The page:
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Not going the extra mile

A North Florida automobile dealer had one of its employees arrested this week.

Dude, where's my car? One woman found out her car, left at a Gainesville car dealership this week, reportedly went for a ride without her.

Police charged Paul Stephen Rogers, 20, of Gainesville, with grand theft auto after officers stopped him for speeding and driving without headlights early Wednesday. Police said Rogers told them the vehicle wasn't his and he shouldn't have been driving it.

Officers learned the car's owner had dropped the vehicle off at a dealership on N. Main Street Tuesday evening so it could be serviced, according to an arrest report. Rogers had been working at the dealership, police reported, and took the car "for personal purposes."

Totally unremarkable news but what I find interesting is what the article lacks. The name of the car dealership the car was borrowed from. A internet search shows twelve such businesses with a N. Main street address. Shouldn't local consumers be aware that one of these dealers was less than safe with their valuable property that had been trusted to them?

I guess protecting the advertising dollars the Gainesville Sun acquires from the one dealer is more important than reporting the entire story. Newspapers are a business, and only a naive person will believe important revenue streams wouldn't or couldn't affect reporting. Then I'd pose this question to the Gainesville Sun- By not identifying the one dealer, aren't you creating the possibility consumers will question if one of the other eleven dealers is a place to do business with? By protecting the one dealership, the newspaper has indirectly called into question the integrity of all the auto businesses with that street address.

One of whom may not be happy when it comes time to buy more advertising.


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Comments (5)

I guess protecting the a... (Below threshold)
wolfwalker:

I guess protecting the advertising dollars the Gainesville Sun acquires from the one dealer is more important than reporting the entire story.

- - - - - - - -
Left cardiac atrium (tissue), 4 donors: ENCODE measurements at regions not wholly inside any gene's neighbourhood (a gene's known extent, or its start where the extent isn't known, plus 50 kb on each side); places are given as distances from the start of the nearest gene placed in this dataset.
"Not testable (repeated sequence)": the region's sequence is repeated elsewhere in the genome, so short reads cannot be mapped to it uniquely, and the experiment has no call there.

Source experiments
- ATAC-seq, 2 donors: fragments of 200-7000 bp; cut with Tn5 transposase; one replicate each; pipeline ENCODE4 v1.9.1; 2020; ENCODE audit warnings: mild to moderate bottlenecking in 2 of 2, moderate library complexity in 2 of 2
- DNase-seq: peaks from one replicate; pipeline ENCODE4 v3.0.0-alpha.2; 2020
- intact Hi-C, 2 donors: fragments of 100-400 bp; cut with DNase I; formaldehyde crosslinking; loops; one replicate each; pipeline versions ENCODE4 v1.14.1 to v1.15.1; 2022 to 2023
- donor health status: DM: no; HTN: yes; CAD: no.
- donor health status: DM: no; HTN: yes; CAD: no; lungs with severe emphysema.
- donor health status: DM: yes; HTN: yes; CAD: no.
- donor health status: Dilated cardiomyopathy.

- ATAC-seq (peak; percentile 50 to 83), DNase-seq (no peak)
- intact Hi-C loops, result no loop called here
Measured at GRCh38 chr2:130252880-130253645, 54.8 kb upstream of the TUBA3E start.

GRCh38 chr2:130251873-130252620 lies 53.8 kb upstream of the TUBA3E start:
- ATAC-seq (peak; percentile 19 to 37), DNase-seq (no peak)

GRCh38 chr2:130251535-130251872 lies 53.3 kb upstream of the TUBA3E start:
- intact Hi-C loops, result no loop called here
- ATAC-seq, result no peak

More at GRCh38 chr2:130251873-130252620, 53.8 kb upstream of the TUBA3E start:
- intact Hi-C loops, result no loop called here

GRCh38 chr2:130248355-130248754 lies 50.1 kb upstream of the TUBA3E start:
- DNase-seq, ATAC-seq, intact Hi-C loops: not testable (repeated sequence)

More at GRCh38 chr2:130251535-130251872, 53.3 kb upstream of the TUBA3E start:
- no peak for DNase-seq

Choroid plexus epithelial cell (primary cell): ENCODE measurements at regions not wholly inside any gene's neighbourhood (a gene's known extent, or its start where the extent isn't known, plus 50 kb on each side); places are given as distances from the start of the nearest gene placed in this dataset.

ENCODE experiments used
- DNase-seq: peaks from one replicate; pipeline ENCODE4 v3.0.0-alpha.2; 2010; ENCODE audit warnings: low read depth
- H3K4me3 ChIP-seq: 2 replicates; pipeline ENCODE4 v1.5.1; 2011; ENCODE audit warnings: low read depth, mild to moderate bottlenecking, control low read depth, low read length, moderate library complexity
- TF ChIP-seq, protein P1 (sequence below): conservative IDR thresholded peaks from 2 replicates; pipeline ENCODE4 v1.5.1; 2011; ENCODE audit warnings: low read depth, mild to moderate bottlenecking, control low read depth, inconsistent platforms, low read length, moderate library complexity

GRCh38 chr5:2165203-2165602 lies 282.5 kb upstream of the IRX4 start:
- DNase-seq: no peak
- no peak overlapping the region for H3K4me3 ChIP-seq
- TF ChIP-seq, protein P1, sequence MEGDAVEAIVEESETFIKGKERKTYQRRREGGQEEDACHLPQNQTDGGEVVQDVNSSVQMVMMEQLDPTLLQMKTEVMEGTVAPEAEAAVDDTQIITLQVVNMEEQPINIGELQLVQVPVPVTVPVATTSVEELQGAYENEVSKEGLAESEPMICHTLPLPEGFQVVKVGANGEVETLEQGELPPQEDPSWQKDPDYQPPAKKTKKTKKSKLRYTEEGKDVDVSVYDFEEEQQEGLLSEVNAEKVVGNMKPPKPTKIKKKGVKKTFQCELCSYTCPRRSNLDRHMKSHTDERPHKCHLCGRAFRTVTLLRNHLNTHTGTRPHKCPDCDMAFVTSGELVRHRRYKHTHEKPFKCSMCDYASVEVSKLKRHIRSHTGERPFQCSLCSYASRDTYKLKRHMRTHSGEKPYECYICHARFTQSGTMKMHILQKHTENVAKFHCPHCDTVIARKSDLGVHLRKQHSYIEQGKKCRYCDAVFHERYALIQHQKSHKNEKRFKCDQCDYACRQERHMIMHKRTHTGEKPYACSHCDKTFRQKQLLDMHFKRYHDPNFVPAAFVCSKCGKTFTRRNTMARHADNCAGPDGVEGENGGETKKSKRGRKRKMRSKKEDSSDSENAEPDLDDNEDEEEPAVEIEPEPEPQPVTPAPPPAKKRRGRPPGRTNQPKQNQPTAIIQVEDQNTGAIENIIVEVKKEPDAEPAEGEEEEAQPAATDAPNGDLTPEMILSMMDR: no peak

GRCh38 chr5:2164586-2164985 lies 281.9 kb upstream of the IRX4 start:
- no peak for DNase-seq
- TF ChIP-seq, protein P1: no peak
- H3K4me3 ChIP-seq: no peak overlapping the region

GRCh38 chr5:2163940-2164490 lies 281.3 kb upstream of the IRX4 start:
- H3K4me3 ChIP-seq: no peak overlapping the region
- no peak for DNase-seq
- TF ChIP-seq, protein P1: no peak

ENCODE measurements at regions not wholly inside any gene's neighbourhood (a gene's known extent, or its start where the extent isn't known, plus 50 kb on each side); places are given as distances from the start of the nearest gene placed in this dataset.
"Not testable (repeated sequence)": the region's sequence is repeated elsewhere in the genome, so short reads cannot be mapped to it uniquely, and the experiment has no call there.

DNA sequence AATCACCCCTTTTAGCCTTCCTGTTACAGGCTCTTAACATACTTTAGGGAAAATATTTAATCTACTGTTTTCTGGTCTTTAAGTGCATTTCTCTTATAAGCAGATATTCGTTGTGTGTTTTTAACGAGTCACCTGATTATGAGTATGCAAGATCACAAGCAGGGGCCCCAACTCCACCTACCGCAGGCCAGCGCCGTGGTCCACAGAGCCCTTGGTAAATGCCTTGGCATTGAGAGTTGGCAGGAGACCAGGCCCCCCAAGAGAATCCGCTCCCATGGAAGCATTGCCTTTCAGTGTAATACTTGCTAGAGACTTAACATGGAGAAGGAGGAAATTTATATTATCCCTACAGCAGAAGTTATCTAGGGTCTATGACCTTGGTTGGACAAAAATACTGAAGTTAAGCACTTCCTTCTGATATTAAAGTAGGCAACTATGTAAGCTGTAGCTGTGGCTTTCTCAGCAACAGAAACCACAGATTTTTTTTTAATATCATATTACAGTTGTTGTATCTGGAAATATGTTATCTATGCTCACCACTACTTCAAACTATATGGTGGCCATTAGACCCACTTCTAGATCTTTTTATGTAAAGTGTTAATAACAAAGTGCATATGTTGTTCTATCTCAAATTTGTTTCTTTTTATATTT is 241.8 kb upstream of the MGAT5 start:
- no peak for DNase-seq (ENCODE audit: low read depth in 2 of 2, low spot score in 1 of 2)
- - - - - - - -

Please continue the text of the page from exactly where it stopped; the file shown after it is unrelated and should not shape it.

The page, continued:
Or perhaps the "more important" thing is protecting itself. What are the legal ramifications if the newspaper prints the dealership's name, and the dealer suffers a business loss as a result? I don't know. Do you?

Wolfwalker writes-... (Below threshold)

Wolfwalker writes-

"Or perhaps the "more important" thing is protecting itself. What are the legal ramifications if the newspaper prints the dealership's name, and the dealer suffers a business loss as a result? I don't know. Do you?"

Why would their be legal ramifications for reporting what actually happened? The car was droven off the lot from ABC dealership.

From 40 years in the newspa... (Below threshold)

From 40 years in the newspaper business, I can tell you that is probably exactly what happened. It's not that the reporter didn't want to name him. Auto dealers are as detested by reporters as much as by the general population. It's just that the loss of advertising would probably mean a couple of more layoffs.

On the other hand I have seen abuses by reporters that would curl your hair. One involved an "Action Line" reporter who skewered a dealer for not honoring a warranty for a woman who had written the paper with her complaint. Turned out it wasn't just someone off the street, it was the reporter's girlfriend, the car was out of warranty, and the reporter accompanied his girlfriend to the dealership in violation of the paper's policy. He was using the paper's good name to shake down the dealer for his girlfriend.

It works both ways. Dealers are a tough group to deal with. They have a hair trigger when they think they have been wrongd and they will cancel you off a schedule at the drop of a hat. But they are big money to the papers and in some cases they are right.

Geez, I guess the guy that ... (Below threshold)
ECM:

Geez, I guess the guy that took the car for a spin watched Ferris Bueller one time too many.

i live in gainesville flori... (Below threshold)
jeremy green:

i live in gainesville florida. i also know the kid i worked with him and i know the dealership, and by putting the name of the dealer will make a huge decline in sales and customers getting their car serviced at the shop there at the dealer




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